6.4.2 Considerations for Effective “Pull” Communications in the Web 2.0 World 6-8

6.4.3 Specific Organization-to-Network Communication Tools 6-11

6.4.3.1 Mailings 6-12

6.4.3.2 Phone Trees/Phone Banks 6-12

6.4.3.3 E-mail 6-13

6.4.3.4 Websites 6-14

6.4.3.5 Blogs 6-17

6.4.3.6 Podcasts 6-19

6.4.3.7 Texting/IM-ing 6-20

6.4.3.8 Social Networks 6-21

6.5 Common Problems and Concerns 6-23

6.5.1 Frequency of Communication/Reducing Advocate Fatigue 6-23

6.5.2 Negative Posts/Editorial Tone 6-24

6.5.3 Not Finding the Right Tool for the Right Audience 6-25

6.6 Case Studies 6-25

6.7 Conclusion 6-27

Chapter 7: Communicating Through the Mass Media    7-1

7.1 Introduction 7-1

7.2 Types of Messages 7-2

7.3 Types of Media 7-4

7.3.1 Paid Media 7-4

7.3.2 Tips for Paid Media 7-4

7.3.3 Earned Media/”Press” 7-7

7.3.4 Four Steps to Effective Earned Media 7-8

7.3.5 Hybrid Approaches 7-9

7.4 Managing Your Media Approaches   7-10

7.5 Dealing with Opponents 7-11

7.6 Case Studies 7-12

7.7 Conclusion 7-13

Part 3 Activating Your Network and Others

Chapter 8: Training Your Advocates

8.1 Introduction 8-1

8.2 What Advocates Need to Know to be Effective 8-1

8.2.1 Additional Training Topics for Grasstops 8-6

8.2.2 Additional Training Topics for the Network 8-7

8.3 Training Delivery Options 8-7

8.3.1 Active Training 8-7

8.3.1.1 In-Person 8-7

8.3.1.2 Online 8-9

8.3.2 Self-paced Training 8-11

8.4 Creating a Comprehensive Training Program 8-13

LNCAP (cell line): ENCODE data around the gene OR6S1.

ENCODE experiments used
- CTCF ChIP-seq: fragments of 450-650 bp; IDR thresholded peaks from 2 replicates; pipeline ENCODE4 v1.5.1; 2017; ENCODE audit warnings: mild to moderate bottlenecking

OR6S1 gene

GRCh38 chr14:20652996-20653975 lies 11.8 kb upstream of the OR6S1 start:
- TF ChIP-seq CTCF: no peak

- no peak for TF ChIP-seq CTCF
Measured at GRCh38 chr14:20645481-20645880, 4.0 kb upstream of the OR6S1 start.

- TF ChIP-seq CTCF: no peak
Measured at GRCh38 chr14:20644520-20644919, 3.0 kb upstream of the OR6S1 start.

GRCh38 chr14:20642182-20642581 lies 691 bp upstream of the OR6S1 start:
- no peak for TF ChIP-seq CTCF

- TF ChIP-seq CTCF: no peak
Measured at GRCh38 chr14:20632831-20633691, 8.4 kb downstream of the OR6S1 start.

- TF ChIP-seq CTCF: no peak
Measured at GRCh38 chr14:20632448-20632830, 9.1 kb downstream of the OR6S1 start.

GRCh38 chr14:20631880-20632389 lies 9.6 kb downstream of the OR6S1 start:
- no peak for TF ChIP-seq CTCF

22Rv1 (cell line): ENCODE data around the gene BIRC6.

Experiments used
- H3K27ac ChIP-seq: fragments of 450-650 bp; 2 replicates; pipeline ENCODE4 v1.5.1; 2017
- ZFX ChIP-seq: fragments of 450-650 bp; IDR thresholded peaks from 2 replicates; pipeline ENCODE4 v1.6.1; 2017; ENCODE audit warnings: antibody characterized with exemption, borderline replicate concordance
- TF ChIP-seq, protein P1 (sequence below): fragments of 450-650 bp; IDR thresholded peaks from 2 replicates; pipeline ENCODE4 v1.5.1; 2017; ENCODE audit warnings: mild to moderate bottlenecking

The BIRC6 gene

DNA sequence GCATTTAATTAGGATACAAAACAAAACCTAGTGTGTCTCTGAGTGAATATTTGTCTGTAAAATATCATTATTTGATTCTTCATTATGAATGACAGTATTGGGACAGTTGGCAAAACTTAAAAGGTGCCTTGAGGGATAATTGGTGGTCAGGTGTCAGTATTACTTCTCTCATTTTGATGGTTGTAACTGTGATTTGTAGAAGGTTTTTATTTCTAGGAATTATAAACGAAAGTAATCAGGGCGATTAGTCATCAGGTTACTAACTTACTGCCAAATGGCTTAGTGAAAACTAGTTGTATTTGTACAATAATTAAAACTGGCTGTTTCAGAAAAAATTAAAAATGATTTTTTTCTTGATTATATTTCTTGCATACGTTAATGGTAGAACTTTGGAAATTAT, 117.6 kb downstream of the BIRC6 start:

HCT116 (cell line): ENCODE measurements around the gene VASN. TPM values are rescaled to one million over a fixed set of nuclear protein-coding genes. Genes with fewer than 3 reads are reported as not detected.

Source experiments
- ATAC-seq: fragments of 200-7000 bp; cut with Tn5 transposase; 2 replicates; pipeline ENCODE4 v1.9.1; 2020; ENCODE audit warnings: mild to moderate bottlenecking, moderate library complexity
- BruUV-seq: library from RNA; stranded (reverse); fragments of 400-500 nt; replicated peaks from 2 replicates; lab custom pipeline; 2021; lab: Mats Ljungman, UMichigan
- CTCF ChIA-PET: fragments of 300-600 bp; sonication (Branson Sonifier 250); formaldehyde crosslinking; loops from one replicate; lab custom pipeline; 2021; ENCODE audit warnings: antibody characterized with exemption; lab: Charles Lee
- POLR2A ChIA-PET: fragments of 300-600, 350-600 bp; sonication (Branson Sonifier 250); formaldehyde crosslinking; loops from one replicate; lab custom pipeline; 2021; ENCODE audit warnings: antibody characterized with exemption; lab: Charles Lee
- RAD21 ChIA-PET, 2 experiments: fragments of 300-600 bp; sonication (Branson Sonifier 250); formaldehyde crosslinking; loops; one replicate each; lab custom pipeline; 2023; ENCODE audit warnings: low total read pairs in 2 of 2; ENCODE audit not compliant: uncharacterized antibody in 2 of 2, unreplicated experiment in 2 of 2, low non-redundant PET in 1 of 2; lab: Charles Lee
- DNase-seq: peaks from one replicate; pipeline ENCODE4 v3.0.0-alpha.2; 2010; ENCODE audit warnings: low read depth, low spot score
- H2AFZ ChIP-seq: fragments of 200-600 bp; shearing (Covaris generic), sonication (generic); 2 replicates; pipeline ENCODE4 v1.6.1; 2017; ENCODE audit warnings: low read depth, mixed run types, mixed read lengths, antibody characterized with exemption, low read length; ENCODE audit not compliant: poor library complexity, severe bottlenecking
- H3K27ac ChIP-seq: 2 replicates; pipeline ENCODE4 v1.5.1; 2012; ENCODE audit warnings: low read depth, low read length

8.5 Case Studies 8-14

8.6 Conclusion 8-16

Chapter 9: Activating and Motivating the Network 9-1

9.1 Introduction 9-1

9.2 Activating 9-2

9.2.1 When to Activate 9-2

9.2.2 How to Activate 9-3

9.2.2.1 Grasstops Activation 9-3

9.2.2.2 Targeted Grassroots Activation 9-3

9.2.3 Full-Scale Grassroots Activation 9-5

9.2.4 Coalition Activation 9-5

9.2.5 Combination Strategies 9-6

9.3 Motivating 9-6

9.3.1 Barriers to Participation 9-6

9.3.2 Overcoming Barriers 9-7

9.4 Recognizing Advocate Effort 9-10

9.5 Case Studies 9-11

9.6 Conclusion 9-13

Chapter 10: Implementing Specific Advocate Actions 10-1

10.1 Introduction 10-1

10.2 Lobby Days 10-2

10.2.1 Setting the Stage 10-4

10.2.2 Gathering Information 10-6

10.2.3 Initiating Meeting Requests 10-8

10.2.4 Scheduling Meetings 10-9

10.2.5 Scheduling Other Lobby Day Activities 10-9

10.2.6 Reporting 10-11

10.2.7 Staffing the Event 10-12

10.2.8 Creating Cohesion 10-13

10.3 District-based Lobby Days 10-13

10.4 Virtual Lobby Days 10-15

10.5 Site Visits 10-18

10.6 Townhall Meetings 10-20

10.7 Form Letters, Petitions and Postcard Campaigns 10-22

10.8 Personalized Written Communication 10-23

10.9 Phone Campaigns 10-26

10.10 Social Media Approaches 10-28

10.11 Media Outreach 10-29

10.12 Public Hearings/Testimony 10-31

10.13 Election Activities 10-33

10.14 PAC/Fundraising Efforts 10-36

10.15 Case Studies 10-38

10.16 Conclusion 10-40

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Lovable Lobbyist Profile: Christine Sequenzia

December 1st, 2010 by Brittany

A photo of my dog, Mali, and I at the capitol lobbying for animal welfare.